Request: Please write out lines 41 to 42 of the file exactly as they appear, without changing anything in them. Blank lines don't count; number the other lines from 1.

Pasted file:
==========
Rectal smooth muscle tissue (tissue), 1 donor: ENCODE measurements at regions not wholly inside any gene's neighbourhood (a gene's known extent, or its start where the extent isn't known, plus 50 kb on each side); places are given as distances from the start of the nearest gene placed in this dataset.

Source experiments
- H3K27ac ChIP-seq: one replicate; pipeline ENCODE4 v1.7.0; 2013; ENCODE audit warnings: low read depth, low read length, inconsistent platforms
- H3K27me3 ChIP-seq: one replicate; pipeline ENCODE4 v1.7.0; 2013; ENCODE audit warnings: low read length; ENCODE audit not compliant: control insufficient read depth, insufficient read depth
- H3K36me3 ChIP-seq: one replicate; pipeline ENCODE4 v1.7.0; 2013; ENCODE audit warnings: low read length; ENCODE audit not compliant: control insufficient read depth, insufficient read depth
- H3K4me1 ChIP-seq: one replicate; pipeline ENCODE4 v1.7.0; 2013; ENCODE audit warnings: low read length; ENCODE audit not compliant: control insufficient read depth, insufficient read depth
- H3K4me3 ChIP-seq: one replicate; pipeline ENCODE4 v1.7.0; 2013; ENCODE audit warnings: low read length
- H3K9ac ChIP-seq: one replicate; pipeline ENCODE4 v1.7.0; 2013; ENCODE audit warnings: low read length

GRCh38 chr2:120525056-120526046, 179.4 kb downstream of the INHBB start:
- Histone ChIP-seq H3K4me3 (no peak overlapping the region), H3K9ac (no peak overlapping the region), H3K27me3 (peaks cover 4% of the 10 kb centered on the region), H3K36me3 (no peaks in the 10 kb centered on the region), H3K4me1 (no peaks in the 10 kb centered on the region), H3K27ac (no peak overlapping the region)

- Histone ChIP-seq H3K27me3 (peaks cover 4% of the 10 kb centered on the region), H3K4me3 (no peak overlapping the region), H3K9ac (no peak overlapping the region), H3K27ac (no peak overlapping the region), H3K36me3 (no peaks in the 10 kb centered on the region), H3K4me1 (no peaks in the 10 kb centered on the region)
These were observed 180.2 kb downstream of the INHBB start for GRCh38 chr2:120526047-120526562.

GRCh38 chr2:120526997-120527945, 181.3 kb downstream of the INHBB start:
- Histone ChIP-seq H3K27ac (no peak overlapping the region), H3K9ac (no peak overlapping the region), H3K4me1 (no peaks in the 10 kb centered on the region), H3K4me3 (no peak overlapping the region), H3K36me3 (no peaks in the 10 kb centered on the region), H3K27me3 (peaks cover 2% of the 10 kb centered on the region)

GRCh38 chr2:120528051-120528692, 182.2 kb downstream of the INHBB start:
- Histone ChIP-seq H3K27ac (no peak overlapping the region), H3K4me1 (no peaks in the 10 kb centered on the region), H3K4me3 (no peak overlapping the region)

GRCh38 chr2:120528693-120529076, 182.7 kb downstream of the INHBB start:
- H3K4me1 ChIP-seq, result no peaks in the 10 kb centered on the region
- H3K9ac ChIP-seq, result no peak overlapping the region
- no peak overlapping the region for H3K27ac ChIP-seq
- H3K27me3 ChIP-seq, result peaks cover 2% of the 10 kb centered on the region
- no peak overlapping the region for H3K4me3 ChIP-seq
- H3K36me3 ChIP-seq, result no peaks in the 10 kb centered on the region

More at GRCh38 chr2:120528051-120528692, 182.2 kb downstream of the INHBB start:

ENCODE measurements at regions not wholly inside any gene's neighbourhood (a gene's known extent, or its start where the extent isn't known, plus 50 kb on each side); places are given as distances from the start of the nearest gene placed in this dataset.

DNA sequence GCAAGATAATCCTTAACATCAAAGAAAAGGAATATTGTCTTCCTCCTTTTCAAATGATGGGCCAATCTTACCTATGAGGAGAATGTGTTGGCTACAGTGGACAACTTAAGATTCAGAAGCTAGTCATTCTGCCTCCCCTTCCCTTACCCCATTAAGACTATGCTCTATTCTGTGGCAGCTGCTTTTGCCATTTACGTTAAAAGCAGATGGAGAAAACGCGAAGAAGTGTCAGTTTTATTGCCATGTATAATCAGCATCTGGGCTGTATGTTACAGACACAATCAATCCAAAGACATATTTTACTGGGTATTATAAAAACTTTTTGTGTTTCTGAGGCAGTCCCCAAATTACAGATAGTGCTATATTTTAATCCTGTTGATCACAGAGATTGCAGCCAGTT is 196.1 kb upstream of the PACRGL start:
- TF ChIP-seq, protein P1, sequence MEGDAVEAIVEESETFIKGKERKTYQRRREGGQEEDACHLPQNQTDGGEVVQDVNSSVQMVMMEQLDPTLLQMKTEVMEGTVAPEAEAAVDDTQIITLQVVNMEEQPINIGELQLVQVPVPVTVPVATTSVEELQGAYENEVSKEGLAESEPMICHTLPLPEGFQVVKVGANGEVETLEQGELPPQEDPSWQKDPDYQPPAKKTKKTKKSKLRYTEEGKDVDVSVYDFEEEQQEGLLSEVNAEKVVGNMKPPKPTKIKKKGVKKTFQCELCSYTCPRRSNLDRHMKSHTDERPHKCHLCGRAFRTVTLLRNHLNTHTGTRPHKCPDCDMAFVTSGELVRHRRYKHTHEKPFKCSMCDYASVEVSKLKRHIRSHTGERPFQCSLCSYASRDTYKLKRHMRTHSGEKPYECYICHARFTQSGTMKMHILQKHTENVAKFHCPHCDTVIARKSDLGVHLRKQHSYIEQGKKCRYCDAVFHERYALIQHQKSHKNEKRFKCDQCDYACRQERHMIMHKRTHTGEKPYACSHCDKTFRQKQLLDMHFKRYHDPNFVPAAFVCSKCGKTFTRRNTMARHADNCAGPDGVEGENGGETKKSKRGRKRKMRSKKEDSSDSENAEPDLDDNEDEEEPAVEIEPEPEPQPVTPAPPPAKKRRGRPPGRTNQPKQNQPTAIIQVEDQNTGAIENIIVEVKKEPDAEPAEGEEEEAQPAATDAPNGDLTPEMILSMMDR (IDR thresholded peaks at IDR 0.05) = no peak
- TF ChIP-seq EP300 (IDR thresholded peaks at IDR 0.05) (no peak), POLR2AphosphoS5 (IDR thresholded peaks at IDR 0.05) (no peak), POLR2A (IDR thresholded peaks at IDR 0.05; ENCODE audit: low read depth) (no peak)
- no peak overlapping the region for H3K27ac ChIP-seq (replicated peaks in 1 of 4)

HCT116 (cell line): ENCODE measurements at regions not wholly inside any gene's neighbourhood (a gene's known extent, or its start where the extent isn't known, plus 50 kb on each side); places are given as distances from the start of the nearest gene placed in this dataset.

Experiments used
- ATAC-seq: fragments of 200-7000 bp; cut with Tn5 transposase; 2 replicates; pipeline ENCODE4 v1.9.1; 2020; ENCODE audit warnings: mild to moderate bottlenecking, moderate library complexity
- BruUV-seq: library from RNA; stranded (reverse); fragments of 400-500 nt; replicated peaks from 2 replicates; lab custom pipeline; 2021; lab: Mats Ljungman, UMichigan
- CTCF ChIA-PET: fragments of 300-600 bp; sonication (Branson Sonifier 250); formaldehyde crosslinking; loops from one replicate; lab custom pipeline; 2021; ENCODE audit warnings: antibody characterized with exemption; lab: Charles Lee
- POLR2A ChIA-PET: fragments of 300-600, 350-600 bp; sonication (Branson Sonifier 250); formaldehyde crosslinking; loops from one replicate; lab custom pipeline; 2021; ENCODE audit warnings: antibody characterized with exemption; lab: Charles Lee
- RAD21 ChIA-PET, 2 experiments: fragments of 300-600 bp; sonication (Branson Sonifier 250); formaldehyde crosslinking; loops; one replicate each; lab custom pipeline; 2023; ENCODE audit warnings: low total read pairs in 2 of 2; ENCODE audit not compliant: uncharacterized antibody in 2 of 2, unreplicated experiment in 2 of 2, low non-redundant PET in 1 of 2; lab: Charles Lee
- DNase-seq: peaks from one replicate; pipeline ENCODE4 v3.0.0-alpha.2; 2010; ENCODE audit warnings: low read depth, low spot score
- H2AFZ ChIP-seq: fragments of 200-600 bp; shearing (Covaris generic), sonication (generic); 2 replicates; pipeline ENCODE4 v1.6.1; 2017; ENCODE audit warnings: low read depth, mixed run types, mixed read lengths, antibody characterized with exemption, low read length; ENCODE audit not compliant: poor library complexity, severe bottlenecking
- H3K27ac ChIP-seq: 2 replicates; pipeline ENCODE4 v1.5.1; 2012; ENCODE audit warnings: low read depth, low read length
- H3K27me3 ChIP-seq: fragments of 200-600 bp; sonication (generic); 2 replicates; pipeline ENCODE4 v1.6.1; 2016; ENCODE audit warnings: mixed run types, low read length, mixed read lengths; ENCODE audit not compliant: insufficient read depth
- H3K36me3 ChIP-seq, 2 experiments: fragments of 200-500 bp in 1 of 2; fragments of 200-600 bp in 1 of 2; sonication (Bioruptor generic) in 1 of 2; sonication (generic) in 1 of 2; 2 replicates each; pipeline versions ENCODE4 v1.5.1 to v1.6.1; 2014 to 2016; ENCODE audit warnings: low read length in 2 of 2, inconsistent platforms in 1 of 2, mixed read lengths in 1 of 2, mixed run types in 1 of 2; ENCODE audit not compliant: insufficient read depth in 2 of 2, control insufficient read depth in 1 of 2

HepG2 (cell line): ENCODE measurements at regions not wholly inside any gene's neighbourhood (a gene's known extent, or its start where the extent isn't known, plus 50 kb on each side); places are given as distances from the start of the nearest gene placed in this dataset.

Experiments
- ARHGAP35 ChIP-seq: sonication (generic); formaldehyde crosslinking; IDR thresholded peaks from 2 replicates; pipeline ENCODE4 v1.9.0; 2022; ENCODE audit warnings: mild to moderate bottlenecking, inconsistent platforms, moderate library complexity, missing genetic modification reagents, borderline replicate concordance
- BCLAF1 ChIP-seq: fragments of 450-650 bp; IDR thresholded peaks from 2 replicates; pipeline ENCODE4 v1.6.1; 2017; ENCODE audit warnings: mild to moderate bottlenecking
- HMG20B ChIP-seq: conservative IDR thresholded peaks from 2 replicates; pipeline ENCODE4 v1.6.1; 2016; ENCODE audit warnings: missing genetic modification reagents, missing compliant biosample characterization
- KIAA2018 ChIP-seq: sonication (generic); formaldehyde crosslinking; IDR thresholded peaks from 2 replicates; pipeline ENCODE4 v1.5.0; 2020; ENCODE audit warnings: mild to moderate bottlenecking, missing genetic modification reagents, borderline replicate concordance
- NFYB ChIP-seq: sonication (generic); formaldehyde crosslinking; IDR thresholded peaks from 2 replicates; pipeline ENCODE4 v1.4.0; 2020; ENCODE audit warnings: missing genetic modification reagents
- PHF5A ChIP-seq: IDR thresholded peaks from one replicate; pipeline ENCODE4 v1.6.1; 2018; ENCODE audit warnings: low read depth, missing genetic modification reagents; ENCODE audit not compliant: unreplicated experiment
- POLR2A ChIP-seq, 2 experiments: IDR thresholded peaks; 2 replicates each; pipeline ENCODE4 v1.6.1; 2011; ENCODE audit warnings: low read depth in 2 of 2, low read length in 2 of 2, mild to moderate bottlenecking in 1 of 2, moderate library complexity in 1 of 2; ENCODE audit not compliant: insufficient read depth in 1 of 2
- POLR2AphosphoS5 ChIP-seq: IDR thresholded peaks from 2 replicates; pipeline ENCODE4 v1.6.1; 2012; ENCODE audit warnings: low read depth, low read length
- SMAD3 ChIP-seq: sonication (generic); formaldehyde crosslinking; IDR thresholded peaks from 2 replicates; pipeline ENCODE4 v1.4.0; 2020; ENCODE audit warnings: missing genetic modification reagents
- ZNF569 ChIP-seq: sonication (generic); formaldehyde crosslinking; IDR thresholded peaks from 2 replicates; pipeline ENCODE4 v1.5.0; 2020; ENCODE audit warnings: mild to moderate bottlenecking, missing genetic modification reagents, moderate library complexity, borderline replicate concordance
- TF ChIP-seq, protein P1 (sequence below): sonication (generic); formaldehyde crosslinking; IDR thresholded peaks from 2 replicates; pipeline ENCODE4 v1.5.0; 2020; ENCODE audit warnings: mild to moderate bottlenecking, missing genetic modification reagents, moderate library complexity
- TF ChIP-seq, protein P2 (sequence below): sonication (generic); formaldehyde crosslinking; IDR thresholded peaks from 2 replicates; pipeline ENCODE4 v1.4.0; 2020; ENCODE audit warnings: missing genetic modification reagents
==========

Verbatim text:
- H3K36me3 ChIP-seq, 2 experiments: fragments of 200-500 bp in 1 of 2; fragments of 200-600 bp in 1 of 2; sonication (Bioruptor generic) in 1 of 2; sonication (generic) in 1 of 2; 2 replicates each; pipeline versions ENCODE4 v1.5.1 to v1.6.1; 2014 to 2016; ENCODE audit warnings: low read length in 2 of 2, inconsistent platforms in 1 of 2, mixed read lengths in 1 of 2, mixed run types in 1 of 2; ENCODE audit not compliant: insufficient read depth in 2 of 2, control insufficient read depth in 1 of 2

HepG2 (cell line): ENCODE measurements at regions not wholly inside any gene's neighbourhood (a gene's known extent, or its start where the extent isn't known, plus 50 kb on each side); places are given as distances from the start of the nearest gene placed in this dataset.